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any steroid hormone that promotes male secondary sex characters. The two main androgens are androsterone and testosterone. Called also androgenic hormone. adj., adj androgen´ic. 

The androgenic hormones are internal endocrine secretions circulating in the bloodstream and manufactured mainly by the testes under stimulation from the pituitary gland. To a lesser extent, androgens are produced by the adrenal glands in both sexes, as well as by the ovaries in women. Thus women normally have a small percentage of male hormones, in the same way that men's bodies contain some female sex hormones, the estrogens. Male secondary sex characters include growth of the beard and deepening of the voice at puberty. Androgens also stimulate the growth of muscle and bones throughout the body and thus account in part for the greater strength and size of men as compared to women.
androgen insensitivity syndrome complete androgen resistance.
Miller-Keane Encyclopedia and Dictionary of Medicine, Nursing, and Allied Health, Seventh Edition. © 2003 by Saunders, an imprint of Elsevier, Inc. All rights reserved.


Any substance capable of preventing full expression of the biologic effects of androgenic hormones on responsive tissues, either by producing antagonistic effects on the target tissue, as estrogens do, or by merely inhibiting androgenic effects, such as by competing for binding sites at the cell surface.
Farlex Partner Medical Dictionary © Farlex 2012


(ăn′tē-ăn′drə-jən, ăn′tī-)
A substance that inhibits the biological effects of androgenic hormones.
The American Heritage® Medical Dictionary Copyright © 2007, 2004 by Houghton Mifflin Company. Published by Houghton Mifflin Company. All rights reserved.


Endocrinology A hormone or other agent–eg, megestrol acetate, spironolactone, flutamide, nilutamide, and cimetidine, which interferes with androgen function by competitively inhibiting androgen binding to cognate receptors at the target organ and is either biologically inert or functionally very weak; these compounds are used to manage androgen-dependent CAs–♂ breast and prostate, hirsutism, acne
McGraw-Hill Concise Dictionary of Modern Medicine. © 2002 by The McGraw-Hill Companies, Inc.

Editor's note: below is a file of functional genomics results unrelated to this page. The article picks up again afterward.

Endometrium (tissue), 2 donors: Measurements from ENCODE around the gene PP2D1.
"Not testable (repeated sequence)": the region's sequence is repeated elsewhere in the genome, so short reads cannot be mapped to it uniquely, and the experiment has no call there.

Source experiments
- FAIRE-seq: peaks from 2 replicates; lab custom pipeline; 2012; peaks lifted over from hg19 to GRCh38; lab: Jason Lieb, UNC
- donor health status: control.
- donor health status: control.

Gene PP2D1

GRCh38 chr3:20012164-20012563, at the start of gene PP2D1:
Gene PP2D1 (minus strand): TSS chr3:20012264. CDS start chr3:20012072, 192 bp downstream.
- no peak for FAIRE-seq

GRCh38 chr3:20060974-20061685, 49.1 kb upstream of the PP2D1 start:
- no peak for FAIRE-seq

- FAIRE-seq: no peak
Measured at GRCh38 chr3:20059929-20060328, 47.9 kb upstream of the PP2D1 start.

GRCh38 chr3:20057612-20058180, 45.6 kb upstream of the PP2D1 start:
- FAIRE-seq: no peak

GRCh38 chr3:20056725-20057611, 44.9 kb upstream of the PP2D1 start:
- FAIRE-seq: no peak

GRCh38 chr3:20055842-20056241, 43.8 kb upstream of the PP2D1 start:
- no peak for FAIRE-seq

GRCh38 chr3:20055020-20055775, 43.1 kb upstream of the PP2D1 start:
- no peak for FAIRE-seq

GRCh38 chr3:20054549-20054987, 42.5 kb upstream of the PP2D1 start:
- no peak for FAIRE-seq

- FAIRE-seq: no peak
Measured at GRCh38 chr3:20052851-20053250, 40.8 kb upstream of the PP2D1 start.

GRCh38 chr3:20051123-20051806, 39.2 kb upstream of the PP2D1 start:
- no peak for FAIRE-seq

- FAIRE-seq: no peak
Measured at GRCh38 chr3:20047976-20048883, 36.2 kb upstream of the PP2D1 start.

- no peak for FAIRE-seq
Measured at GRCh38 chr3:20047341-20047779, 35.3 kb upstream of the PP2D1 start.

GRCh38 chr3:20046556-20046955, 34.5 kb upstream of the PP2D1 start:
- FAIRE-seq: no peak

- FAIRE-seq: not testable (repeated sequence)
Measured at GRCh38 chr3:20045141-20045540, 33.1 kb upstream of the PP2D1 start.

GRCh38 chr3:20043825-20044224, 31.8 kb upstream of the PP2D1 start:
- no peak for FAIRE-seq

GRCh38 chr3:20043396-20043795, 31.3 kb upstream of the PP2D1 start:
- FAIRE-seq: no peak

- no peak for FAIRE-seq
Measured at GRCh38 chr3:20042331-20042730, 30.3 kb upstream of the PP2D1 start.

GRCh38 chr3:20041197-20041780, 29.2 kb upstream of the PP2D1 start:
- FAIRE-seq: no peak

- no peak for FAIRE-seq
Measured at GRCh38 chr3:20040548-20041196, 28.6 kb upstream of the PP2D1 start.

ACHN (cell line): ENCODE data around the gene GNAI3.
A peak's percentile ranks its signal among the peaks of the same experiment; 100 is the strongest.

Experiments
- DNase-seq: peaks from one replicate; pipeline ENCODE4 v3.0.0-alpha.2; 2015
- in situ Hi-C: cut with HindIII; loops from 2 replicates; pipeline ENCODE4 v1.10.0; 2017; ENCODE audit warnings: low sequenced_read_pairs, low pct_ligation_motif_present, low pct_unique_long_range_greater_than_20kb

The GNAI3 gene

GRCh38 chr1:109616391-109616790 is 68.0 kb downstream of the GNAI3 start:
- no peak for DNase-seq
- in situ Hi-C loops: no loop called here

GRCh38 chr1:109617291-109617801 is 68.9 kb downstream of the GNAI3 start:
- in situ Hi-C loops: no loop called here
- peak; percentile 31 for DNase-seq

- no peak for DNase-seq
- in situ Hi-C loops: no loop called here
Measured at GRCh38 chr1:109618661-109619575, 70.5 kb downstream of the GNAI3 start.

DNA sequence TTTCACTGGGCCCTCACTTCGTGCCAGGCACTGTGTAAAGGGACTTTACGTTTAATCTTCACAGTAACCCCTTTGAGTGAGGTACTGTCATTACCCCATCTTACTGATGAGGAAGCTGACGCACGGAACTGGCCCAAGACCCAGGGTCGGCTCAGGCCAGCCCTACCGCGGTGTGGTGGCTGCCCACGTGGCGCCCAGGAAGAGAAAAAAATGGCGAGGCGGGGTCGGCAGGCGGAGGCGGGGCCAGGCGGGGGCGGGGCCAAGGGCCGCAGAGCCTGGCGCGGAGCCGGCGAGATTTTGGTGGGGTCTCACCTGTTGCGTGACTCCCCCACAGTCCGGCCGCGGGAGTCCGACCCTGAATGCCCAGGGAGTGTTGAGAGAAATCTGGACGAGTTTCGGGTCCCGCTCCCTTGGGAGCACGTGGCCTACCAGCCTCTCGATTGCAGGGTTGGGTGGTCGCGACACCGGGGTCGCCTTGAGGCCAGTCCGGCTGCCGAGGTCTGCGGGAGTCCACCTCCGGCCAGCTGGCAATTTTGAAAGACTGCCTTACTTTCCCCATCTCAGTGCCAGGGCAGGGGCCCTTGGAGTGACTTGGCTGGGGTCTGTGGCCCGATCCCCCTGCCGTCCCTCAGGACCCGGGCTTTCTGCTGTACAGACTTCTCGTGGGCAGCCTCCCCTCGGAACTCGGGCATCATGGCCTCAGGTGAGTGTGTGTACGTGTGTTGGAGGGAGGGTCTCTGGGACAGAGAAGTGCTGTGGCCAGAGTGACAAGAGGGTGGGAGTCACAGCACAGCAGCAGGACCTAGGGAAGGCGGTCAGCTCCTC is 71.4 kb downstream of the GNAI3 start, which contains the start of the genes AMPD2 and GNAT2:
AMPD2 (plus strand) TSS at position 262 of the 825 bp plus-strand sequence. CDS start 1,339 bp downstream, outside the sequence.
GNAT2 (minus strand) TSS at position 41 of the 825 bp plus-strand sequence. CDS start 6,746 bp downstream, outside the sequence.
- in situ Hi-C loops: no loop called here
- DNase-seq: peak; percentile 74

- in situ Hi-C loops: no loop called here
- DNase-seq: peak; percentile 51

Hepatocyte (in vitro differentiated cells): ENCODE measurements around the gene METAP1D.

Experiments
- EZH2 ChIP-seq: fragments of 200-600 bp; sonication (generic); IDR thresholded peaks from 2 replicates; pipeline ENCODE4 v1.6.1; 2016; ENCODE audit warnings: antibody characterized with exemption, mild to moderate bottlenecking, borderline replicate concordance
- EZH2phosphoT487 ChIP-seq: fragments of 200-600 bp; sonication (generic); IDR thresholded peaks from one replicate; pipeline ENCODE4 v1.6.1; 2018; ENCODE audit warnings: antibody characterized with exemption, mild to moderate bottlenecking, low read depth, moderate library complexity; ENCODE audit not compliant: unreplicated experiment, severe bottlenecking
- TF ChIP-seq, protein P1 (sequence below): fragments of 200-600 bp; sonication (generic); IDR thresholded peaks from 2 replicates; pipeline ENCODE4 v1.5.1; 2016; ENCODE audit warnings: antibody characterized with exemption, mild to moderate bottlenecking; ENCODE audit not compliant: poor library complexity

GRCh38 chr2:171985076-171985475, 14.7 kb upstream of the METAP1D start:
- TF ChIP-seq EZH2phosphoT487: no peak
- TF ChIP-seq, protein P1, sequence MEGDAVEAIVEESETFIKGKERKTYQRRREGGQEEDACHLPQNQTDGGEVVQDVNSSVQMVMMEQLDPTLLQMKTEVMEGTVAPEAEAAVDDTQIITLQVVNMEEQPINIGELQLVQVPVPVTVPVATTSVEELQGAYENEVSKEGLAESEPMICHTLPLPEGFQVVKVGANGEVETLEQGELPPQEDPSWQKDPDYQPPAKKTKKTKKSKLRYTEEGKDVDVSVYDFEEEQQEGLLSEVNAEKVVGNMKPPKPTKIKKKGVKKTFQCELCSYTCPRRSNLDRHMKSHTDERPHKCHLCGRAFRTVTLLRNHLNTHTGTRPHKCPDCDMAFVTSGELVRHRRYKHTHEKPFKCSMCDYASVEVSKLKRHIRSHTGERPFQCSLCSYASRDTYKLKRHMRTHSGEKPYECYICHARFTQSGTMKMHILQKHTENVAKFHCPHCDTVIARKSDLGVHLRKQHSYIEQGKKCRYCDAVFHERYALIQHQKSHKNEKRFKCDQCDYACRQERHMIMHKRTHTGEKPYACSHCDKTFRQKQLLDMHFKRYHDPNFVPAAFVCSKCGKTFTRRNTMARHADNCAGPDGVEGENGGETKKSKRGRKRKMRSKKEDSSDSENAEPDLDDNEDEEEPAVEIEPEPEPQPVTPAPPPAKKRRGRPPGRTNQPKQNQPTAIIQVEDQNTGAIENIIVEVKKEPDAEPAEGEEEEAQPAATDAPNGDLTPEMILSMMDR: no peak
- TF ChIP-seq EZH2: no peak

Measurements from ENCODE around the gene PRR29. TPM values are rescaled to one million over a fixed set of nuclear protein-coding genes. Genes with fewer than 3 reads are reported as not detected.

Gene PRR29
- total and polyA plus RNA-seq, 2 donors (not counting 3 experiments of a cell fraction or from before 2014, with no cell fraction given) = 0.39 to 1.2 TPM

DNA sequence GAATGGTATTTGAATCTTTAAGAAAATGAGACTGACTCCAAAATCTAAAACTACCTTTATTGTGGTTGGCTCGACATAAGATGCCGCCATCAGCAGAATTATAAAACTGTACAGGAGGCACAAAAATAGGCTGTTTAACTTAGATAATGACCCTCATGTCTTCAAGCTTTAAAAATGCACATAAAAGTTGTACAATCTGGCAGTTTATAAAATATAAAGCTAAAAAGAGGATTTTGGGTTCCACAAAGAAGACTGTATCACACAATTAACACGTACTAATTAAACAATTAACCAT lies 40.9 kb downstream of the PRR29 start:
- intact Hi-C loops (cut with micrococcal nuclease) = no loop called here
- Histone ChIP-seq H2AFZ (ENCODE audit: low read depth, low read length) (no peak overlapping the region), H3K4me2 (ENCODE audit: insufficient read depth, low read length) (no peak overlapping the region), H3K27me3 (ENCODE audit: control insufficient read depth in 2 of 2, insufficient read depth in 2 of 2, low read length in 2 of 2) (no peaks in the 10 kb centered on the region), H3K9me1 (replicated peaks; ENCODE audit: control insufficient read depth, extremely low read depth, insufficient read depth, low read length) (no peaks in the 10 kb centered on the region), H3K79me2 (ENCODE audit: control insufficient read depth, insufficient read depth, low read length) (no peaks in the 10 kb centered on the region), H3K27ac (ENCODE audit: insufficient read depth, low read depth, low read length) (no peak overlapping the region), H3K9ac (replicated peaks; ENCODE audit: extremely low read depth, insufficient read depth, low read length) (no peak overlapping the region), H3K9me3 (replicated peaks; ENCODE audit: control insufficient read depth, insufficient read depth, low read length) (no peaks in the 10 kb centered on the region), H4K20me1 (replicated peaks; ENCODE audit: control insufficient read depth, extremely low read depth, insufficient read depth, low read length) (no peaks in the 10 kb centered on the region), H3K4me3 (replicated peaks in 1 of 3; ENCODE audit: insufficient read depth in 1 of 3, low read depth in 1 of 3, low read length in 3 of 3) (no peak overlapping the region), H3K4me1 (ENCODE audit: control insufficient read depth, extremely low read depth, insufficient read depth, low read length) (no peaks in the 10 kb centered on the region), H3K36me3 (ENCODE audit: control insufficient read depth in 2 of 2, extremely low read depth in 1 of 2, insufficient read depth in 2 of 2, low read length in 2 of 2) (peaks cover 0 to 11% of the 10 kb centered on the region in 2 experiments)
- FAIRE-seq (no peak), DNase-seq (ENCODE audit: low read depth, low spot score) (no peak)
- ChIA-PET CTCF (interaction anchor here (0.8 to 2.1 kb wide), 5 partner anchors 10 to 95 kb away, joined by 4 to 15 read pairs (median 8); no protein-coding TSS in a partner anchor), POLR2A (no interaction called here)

A substance that blocks the action of androgens, the hormones responsible for male characteristics. Used to treat prostate cancers that require male hormones for growth.
Mentioned in: Prostate Cancer
Gale Encyclopedia of Medicine. Copyright 2008 The Gale Group, Inc. All rights reserved.
References in periodicals archive ?
For example, 20 of the 50 pesticides with the highest exposure scores were antiandrogenic in at least one assay, including 8 that have not been identified as antiandrogens previously [see Supplemental Material, Figure 2 (doi:10.1289/ ehp.
KEY WORDS: antiandrogens, azole fungicides, combination effects, cumulative effects, DEHP, dose addition, finasteride, independent action, male sexual differentiation, mixtures, phthalates, prochloraz, vinclozolin.
By the same token, any antiandrogen effects during this period of human development may be reflected in decrements in AGD measurements.
The results of the Hershberger bioassay with these test substances have been compared with results of androgen and antiandrogen study outcomes from developmental and reproductive assays (Table 6).
Kovacs, who was not involved in the new study, recommended that before prescribing medication to patients who take antiandrogen drugs, doctors check
Here, we characterize for the first time the longitudinal outcome of circulating fetuin-A concentrations in nonobese adolescents with PCOS and show that fetuin-A levels normalize after treatment with a low-dose combination of insulin sensitizers and an antiandrogen, but not after OC.
Those who had acute urinary retention, conversion to prostatic surgery, conversion to another [alpha]1-adrenoceptor antagonist, add-on of antiandrogen or 5[alpha]-reductase inhibitors, and discontinuation of silodosin treatment for lack of efficacy were defined as the treatment-failure group.
The studied molecular structures and corresponding antiandrogen activities were listed in Table 1.
Spironolactone also has antiandrogen properties, and while it is not Food and Drug Administration-approved for the treatment of acne, the AAD guidelines support selective use in women.
Exclusion criteria were patients who received topical therapy (monoxidl, corticosteroids) and systemic drugs (steroids, finasteride or antiandrogen) during last six months and any other active disease at the site of intended treatment.